Uganda: Taxing Mobile Money and Over the Top Services




The Global Alliance for Tax Justice regional network, Tax Justice Network Africa´s member SEATINI Uganda together with other CSOs under the Tax Justice Alliance Uganda, developed a position paper on Mobile Money and Over the Top services taxes in response to the Ugandan government´s proposal to levy a 0.5% tax on all mobile money transactions and the daily excise duty amounting to UGX 200 over the top (OTT) services on social media.

Some of the concerns raised include:

  • Stagnation of interet penetration
  • Violation of the right to access to information
  • Stiffle budding technology innovations
  • Regressive nature of the proposed flat rate taxes
  • Financial exclusion
  • Increase unemployment 

Uganda is facing enormous challenges regarding revenue mobilisation, allocation and utilisation including;

  1. Tax revenue forgone through tax exemptions: While the government expects to collect UGX 115bn and UGX 284bn from the taxes on Mobile Money and Over the Top services respectively, it is important to note that Uganda currently loses over UGX 90 billion to UGX 1 trillion annually due to tax exemptions that are awarded with the aim of attracting Foreign Direct Investment. This amounts to 4-5% of GDP annually.2 Furthermore, there is a growing class of rich and influential individuals who have been able to exempt themselves from paying tax. There also remains an untaxed section in Uganda as viewed from illegal mining of both sand, gold, marble and other minerals; commercial agriculture among others. This comprises High Net worth Individuals (HNWIs) the Uganda Revenue Authority has failed to track. 
  2. Allocation of funds to critical sectors: It is also important to note that during the past years government has allocated a bigger share of the budget to infrastructure development. This year, the sector was allocated 19.08% of the total budget. On the other hand, productive sectors such as agriculture, trade, tourism received 3.56%, 0.53% and 0.13% of the budget respectively.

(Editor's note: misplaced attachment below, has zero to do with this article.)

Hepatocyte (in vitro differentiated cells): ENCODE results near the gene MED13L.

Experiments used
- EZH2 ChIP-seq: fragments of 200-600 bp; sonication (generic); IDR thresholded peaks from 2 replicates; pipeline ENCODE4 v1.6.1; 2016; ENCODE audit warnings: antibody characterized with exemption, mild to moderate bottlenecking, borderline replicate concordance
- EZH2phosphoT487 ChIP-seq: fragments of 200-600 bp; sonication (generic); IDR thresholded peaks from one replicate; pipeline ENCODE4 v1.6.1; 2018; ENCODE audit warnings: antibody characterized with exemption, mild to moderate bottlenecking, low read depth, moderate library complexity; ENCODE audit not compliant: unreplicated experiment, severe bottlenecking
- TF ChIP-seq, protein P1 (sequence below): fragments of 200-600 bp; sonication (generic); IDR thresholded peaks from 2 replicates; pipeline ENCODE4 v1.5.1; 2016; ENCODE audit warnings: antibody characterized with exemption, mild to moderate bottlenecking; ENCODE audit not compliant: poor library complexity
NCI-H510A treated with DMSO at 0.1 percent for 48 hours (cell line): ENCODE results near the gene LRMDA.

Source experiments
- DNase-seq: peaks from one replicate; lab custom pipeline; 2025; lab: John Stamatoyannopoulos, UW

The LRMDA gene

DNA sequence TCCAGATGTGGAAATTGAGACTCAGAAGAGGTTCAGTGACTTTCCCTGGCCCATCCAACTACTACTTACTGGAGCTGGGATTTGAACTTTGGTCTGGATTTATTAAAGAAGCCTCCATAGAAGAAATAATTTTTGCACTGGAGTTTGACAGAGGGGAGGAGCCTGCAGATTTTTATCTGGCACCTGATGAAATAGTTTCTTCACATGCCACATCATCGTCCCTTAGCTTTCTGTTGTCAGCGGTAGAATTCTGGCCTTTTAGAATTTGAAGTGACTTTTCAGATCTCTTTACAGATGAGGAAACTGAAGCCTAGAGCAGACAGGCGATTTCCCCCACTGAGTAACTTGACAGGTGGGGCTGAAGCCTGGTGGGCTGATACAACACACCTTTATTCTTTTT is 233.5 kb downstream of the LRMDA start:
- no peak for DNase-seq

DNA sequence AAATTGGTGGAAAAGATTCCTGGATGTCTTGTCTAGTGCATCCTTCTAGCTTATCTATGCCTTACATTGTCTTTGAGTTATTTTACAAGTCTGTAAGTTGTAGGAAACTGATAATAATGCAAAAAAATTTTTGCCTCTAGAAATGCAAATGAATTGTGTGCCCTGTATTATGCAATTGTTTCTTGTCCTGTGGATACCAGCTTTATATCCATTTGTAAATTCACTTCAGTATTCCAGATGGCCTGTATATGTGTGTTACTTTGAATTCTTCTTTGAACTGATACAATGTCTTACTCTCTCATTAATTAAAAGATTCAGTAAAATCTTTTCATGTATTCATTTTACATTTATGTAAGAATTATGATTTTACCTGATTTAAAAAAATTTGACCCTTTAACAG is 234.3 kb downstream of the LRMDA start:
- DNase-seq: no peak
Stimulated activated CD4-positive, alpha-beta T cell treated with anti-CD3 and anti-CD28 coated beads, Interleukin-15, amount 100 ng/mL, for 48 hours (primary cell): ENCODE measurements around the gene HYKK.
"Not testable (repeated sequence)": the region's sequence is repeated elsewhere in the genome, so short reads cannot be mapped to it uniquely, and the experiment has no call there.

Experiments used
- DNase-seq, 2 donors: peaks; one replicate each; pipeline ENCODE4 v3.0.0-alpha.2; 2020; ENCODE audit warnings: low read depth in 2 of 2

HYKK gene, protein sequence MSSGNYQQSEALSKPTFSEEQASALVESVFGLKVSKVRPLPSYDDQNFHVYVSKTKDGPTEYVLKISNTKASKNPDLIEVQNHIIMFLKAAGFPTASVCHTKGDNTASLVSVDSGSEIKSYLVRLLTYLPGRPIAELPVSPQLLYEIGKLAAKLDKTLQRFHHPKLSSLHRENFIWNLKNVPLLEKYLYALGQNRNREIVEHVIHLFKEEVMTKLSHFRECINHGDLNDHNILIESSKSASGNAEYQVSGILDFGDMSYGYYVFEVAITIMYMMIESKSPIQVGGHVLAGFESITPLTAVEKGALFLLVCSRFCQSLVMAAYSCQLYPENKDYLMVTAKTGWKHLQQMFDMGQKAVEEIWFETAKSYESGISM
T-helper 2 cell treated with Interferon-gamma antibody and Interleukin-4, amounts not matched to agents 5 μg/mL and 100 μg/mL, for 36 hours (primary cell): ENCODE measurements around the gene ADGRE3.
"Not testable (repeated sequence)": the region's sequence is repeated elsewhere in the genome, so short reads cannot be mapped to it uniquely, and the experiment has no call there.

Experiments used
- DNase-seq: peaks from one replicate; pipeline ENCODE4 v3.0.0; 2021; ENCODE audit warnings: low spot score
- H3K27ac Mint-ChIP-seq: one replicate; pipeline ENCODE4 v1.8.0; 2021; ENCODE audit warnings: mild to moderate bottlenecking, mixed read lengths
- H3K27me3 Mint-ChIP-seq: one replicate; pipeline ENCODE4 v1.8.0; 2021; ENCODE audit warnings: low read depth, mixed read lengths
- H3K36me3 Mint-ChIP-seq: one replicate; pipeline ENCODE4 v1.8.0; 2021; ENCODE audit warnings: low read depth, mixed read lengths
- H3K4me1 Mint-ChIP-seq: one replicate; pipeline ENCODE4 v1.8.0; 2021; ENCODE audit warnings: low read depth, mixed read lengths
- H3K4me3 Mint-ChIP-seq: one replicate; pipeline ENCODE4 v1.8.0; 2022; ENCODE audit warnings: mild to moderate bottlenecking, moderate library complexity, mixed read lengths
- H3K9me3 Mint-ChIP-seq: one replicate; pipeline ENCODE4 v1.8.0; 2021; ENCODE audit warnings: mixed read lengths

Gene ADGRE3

3. Misappropriation  of funds: There is a high rate of fiscal indiscipline characterised by a high rate of corruption. Furthermore, the government is increasingly relying on debt to for re-current expenditure which does not yield any returns to pay back the debt. As a result, the government has resorted to imposing taxes which are non- cognisant of the principles of fairness, certainty, convenience and efficiency.

It is upon the above premise that the CSOs demand that government;

  1. • Holds a debate on the state of the economy with the citizens
  2. • Repeals sections 3(b) and 6(g) of the Excise duty Act relating to the taxes on Mobile money and Over the Top Services in Uganda to achieve universal coverage of internet and further allows innovations and financial inclusion in Uganda.
  3. • Broadens the tax base in a fair and just way by scrapping all the harmful tax incentives, tapping into illegal mining and exporters of illegal minerals, commercial agriculture, the tracking HNWIs to bring everyone who should be paying tax to book.
  4. • Checks public administration expenditure particularly the oversize cabinet, bloated parliament, extensive network of presidential advisors and presidential assistants and a host of quasi-public service appointments such as RDCs that undermines cost- efficiency. Provides spaces for sustained engagement with citizens on how revenue is mobilised, allocated and utilised.

The alliance carried out a number of advocacy stunts inclduing media engagements  through radio, television, press statement and twitter chat and organising two press conferences. The press conference organised brought on board the people that have been affected including mobile money dealers, a representative from people with disabilities since they receive money via mobile money. They also had an opportunity to present a Petition on the two contentious taxes to Parliament through the Leader of opposition.

The CSOs vow to continue carrying out advocacy activities to challenge this proposal.

More media articles can be found here! Daily monitor and New Vision

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